In June of 2011, Indiana Pacers president Larry Bird and new coach Frank Vogel had stirred excitement in the local fanbase to the extent that most of us were finally ready to embrace the team that Bird had put together through a long rebuilding process. As the draft approached, the general feeling was that the Pacers were just a shooting guard away from standing toe-to-toe with the best teams in the NBA, and the draft-day deal that brought George Hill home to Indiana seemed to complete the circle. Three years later, though, Kawhi Leonard’s breakout in Game 3 of the 2014 NBA Finals against the Miami Heat reminded me that there was another side to that deal with the San Antonio Spurs, and it may yet turn out that Leonard was the true bargain in the swap.
As I watched the 2011 draft unfold, I was pretty confused when the Pacers chose Leonard with the number 15 pick in the first round. Indiana already had star forwards Danny Granger and Paul George in the fold, so Leonard seemed to be just another swingman to work into an already crowded mix. Before he could even get the Pacers baseball cap settled on his head, though, Leonard was traded to the Spurs and Hill was on his way to Indiana. All across the Hoosier heartland, fans breathed a sigh of relief because George Hill fit the Pacers vision so well. He would be a nearly perfect finishing touch to Bird’s masterpiece.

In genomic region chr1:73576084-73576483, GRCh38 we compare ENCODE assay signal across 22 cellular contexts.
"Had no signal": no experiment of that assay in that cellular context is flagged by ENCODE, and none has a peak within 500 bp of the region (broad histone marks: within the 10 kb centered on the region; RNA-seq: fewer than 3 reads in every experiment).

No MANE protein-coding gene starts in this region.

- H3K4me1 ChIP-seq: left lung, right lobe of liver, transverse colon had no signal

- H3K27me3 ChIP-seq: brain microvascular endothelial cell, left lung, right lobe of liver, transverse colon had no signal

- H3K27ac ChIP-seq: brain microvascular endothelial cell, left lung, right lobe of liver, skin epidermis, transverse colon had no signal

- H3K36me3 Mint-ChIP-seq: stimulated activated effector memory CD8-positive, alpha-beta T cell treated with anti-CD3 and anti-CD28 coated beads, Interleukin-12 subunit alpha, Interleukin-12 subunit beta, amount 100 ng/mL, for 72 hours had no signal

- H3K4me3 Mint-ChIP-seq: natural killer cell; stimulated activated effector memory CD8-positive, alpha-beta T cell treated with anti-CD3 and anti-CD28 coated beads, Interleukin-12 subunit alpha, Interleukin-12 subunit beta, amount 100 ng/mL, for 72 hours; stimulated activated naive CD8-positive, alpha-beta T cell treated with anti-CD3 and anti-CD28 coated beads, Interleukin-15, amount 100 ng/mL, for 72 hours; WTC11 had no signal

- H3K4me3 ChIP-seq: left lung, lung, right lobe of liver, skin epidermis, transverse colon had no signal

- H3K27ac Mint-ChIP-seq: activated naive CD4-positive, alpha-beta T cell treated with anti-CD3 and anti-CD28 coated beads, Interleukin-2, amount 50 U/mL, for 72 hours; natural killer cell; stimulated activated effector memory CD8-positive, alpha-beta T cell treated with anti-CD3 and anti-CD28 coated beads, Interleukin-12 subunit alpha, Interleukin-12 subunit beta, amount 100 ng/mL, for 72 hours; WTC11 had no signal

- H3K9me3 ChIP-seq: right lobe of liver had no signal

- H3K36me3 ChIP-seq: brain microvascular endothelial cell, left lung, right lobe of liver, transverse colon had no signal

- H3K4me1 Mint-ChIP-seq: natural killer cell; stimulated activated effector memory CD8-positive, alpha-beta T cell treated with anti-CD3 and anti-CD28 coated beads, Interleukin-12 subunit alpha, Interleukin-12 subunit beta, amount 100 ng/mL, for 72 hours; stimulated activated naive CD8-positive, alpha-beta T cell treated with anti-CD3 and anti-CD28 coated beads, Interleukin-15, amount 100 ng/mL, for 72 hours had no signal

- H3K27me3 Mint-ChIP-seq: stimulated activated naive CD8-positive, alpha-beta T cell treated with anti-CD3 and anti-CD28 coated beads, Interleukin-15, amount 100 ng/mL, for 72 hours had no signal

The problem is, at least in terms of championship aspirations, is that Hill has fit in almost too well in Indiana. He is another in a long line of recent Pacers who are stalwart defenders and imminently reliable, but bring too little in the way of fire or offensive firepower to the floor. In many ways, the Pacers remind me of the Moneyball Oakland A’s teams that Billy Beane built in the early 2000s. Both franchises hit on a milquetoast formula that allowed them to pile up regular-season victories but still fall flat in the playoffs. As Beane famously lamented , this stuff “doesn’t work in the playoffs.”
Meanwhile, Kawhi Leonard has begun to push through the ceiling that many predicted for him. Always a lockdown defender at San Diego State, Leonard has beefed up his offensive chops in the cocoon of San Antonio’s star-studded huddle to the point that he can control a game at both ends of the floor. While Hill and George have stagnated to some extent in Indiana, Leonard continues to improve in Texas, and he brings an excitement level that the Pacers have lacked for years. In fact, Indiana’s blandness is one reason that Lance Stephenson’s antics may be tolerated, even embraced, by locals as he hits free agency this summer.
As it turns out, the answer to the Pacers’ long-term needs on offense, along with the competitive fire to rival Stephenson sans the drama, may have dropped into their laps when Leonard fell to them in that fateful draft three years ago. That they weren’t prepared to grasp that opportunity probably says more about Larry Bird’s commitment to his vision than it does about any deficiencies in the Pacers’ current talent base, and it’s hard to fault that.
Still, as a Pacers fan, I can’t help wonder where the current team would be were Kawhi Leonard in the starting lineup. If recent history is any indication, it seems likely that the Blue and Gold would be riding Leonard’s momentum into the NBA Finals this June rather than hitting the links as yet another draft approaches. As it is, Larry Bird is still looking for that magical finishing touch.